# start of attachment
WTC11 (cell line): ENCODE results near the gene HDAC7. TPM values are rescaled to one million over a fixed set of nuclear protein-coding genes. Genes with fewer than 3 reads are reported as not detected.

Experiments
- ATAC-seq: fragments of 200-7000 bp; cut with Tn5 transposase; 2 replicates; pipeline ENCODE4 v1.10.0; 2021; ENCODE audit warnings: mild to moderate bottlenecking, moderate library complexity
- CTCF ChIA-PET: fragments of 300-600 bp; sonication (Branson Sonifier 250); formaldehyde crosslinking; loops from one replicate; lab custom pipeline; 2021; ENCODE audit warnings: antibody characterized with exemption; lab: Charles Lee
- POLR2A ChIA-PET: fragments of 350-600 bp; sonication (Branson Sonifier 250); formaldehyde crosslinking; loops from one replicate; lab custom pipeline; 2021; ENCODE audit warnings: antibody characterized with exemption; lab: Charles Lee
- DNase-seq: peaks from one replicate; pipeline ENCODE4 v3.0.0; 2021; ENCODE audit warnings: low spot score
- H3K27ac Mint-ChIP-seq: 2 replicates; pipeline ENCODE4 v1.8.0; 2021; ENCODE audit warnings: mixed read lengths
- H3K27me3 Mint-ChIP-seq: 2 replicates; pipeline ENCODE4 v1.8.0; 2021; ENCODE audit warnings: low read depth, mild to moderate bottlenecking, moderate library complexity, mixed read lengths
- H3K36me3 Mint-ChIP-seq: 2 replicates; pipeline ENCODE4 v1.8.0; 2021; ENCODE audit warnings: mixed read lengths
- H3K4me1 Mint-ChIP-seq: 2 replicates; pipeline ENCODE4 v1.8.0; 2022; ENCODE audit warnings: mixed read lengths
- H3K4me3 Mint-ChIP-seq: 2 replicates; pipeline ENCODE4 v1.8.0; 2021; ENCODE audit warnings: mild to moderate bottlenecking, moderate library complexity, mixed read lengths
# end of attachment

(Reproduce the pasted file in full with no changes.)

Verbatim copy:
WTC11 (cell line): ENCODE results near the gene HDAC7. TPM values are rescaled to one million over a fixed set of nuclear protein-coding genes. Genes with fewer than 3 reads are reported as not detected.

Experiments
- ATAC-seq: fragments of 200-7000 bp; cut with Tn5 transposase; 2 replicates; pipeline ENCODE4 v1.10.0; 2021; ENCODE audit warnings: mild to moderate bottlenecking, moderate library complexity
- CTCF ChIA-PET: fragments of 300-600 bp; sonication (Branson Sonifier 250); formaldehyde crosslinking; loops from one replicate; lab custom pipeline; 2021; ENCODE audit warnings: antibody characterized with exemption; lab: Charles Lee
- POLR2A ChIA-PET: fragments of 350-600 bp; sonication (Branson Sonifier 250); formaldehyde crosslinking; loops from one replicate; lab custom pipeline; 2021; ENCODE audit warnings: antibody characterized with exemption; lab: Charles Lee
- DNase-seq: peaks from one replicate; pipeline ENCODE4 v3.0.0; 2021; ENCODE audit warnings: low spot score
- H3K27ac Mint-ChIP-seq: 2 replicates; pipeline ENCODE4 v1.8.0; 2021; ENCODE audit warnings: mixed read lengths
- H3K27me3 Mint-ChIP-seq: 2 replicates; pipeline ENCODE4 v1.8.0; 2021; ENCODE audit warnings: low read depth, mild to moderate bottlenecking, moderate library complexity, mixed read lengths
- H3K36me3 Mint-ChIP-seq: 2 replicates; pipeline ENCODE4 v1.8.0; 2021; ENCODE audit warnings: mixed read lengths
- H3K4me1 Mint-ChIP-seq: 2 replicates; pipeline ENCODE4 v1.8.0; 2022; ENCODE audit warnings: mixed read lengths
- H3K4me3 Mint-ChIP-seq: 2 replicates; pipeline ENCODE4 v1.8.0; 2021; ENCODE audit warnings: mild to moderate bottlenecking, moderate library complexity, mixed read lengths